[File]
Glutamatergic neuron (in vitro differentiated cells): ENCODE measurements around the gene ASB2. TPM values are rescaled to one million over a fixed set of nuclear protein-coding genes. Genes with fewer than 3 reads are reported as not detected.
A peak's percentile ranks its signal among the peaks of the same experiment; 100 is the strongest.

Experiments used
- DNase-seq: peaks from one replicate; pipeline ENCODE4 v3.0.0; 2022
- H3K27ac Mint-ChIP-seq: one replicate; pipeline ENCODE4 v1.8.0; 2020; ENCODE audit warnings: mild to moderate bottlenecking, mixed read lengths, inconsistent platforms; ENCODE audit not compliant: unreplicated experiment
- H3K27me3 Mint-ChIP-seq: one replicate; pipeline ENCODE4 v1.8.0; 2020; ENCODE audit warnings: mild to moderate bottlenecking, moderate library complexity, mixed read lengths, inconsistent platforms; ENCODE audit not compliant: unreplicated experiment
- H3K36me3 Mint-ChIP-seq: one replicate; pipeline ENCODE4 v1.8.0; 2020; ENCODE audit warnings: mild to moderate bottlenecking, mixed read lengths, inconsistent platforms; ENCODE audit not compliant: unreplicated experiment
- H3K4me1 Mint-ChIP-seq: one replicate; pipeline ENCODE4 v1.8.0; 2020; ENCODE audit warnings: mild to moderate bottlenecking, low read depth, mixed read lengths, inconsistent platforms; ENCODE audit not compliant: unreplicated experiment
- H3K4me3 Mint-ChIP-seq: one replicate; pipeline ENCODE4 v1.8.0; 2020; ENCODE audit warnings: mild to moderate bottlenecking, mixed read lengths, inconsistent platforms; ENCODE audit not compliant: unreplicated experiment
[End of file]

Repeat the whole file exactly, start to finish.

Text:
Glutamatergic neuron (in vitro differentiated cells): ENCODE measurements around the gene ASB2. TPM values are rescaled to one million over a fixed set of nuclear protein-coding genes. Genes with fewer than 3 reads are reported as not detected.
A peak's percentile ranks its signal among the peaks of the same experiment; 100 is the strongest.

Experiments used
- DNase-seq: peaks from one replicate; pipeline ENCODE4 v3.0.0; 2022
- H3K27ac Mint-ChIP-seq: one replicate; pipeline ENCODE4 v1.8.0; 2020; ENCODE audit warnings: mild to moderate bottlenecking, mixed read lengths, inconsistent platforms; ENCODE audit not compliant: unreplicated experiment
- H3K27me3 Mint-ChIP-seq: one replicate; pipeline ENCODE4 v1.8.0; 2020; ENCODE audit warnings: mild to moderate bottlenecking, moderate library complexity, mixed read lengths, inconsistent platforms; ENCODE audit not compliant: unreplicated experiment
- H3K36me3 Mint-ChIP-seq: one replicate; pipeline ENCODE4 v1.8.0; 2020; ENCODE audit warnings: mild to moderate bottlenecking, mixed read lengths, inconsistent platforms; ENCODE audit not compliant: unreplicated experiment
- H3K4me1 Mint-ChIP-seq: one replicate; pipeline ENCODE4 v1.8.0; 2020; ENCODE audit warnings: mild to moderate bottlenecking, low read depth, mixed read lengths, inconsistent platforms; ENCODE audit not compliant: unreplicated experiment
- H3K4me3 Mint-ChIP-seq: one replicate; pipeline ENCODE4 v1.8.0; 2020; ENCODE audit warnings: mild to moderate bottlenecking, mixed read lengths, inconsistent platforms; ENCODE audit not compliant: unreplicated experiment